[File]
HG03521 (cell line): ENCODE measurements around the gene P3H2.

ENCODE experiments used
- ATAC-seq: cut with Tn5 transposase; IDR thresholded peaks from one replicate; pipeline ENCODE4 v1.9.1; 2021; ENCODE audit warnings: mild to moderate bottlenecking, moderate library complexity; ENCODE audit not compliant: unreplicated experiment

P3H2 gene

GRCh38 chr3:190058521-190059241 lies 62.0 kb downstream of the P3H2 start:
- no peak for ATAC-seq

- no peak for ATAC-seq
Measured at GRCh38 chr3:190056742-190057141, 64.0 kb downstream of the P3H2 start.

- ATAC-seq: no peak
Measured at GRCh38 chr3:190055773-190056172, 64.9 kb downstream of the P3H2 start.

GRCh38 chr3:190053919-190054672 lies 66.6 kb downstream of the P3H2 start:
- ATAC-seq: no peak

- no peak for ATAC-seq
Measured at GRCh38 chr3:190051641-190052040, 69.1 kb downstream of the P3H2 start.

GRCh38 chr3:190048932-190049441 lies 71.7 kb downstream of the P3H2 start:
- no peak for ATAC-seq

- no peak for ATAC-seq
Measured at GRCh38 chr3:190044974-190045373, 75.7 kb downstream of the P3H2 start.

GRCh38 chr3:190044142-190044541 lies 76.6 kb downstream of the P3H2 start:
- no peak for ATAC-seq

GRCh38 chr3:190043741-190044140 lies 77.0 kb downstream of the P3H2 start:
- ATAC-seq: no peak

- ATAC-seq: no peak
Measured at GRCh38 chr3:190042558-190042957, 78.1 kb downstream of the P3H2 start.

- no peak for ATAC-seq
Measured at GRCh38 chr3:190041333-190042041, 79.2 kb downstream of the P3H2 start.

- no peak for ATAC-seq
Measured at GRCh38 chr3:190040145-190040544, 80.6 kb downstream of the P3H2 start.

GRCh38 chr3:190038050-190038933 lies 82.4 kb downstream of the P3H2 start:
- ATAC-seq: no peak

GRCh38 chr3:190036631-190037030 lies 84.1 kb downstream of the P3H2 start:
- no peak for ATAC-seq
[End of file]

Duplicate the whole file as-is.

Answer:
HG03521 (cell line): ENCODE measurements around the gene P3H2.

ENCODE experiments used
- ATAC-seq: cut with Tn5 transposase; IDR thresholded peaks from one replicate; pipeline ENCODE4 v1.9.1; 2021; ENCODE audit warnings: mild to moderate bottlenecking, moderate library complexity; ENCODE audit not compliant: unreplicated experiment

P3H2 gene

GRCh38 chr3:190058521-190059241 lies 62.0 kb downstream of the P3H2 start:
- no peak for ATAC-seq

- no peak for ATAC-seq
Measured at GRCh38 chr3:190056742-190057141, 64.0 kb downstream of the P3H2 start.

- ATAC-seq: no peak
Measured at GRCh38 chr3:190055773-190056172, 64.9 kb downstream of the P3H2 start.

GRCh38 chr3:190053919-190054672 lies 66.6 kb downstream of the P3H2 start:
- ATAC-seq: no peak

- no peak for ATAC-seq
Measured at GRCh38 chr3:190051641-190052040, 69.1 kb downstream of the P3H2 start.

GRCh38 chr3:190048932-190049441 lies 71.7 kb downstream of the P3H2 start:
- no peak for ATAC-seq

- no peak for ATAC-seq
Measured at GRCh38 chr3:190044974-190045373, 75.7 kb downstream of the P3H2 start.

GRCh38 chr3:190044142-190044541 lies 76.6 kb downstream of the P3H2 start:
- no peak for ATAC-seq

GRCh38 chr3:190043741-190044140 lies 77.0 kb downstream of the P3H2 start:
- ATAC-seq: no peak

- ATAC-seq: no peak
Measured at GRCh38 chr3:190042558-190042957, 78.1 kb downstream of the P3H2 start.

- no peak for ATAC-seq
Measured at GRCh38 chr3:190041333-190042041, 79.2 kb downstream of the P3H2 start.

- no peak for ATAC-seq
Measured at GRCh38 chr3:190040145-190040544, 80.6 kb downstream of the P3H2 start.

GRCh38 chr3:190038050-190038933 lies 82.4 kb downstream of the P3H2 start:
- ATAC-seq: no peak

GRCh38 chr3:190036631-190037030 lies 84.1 kb downstream of the P3H2 start:
- no peak for ATAC-seq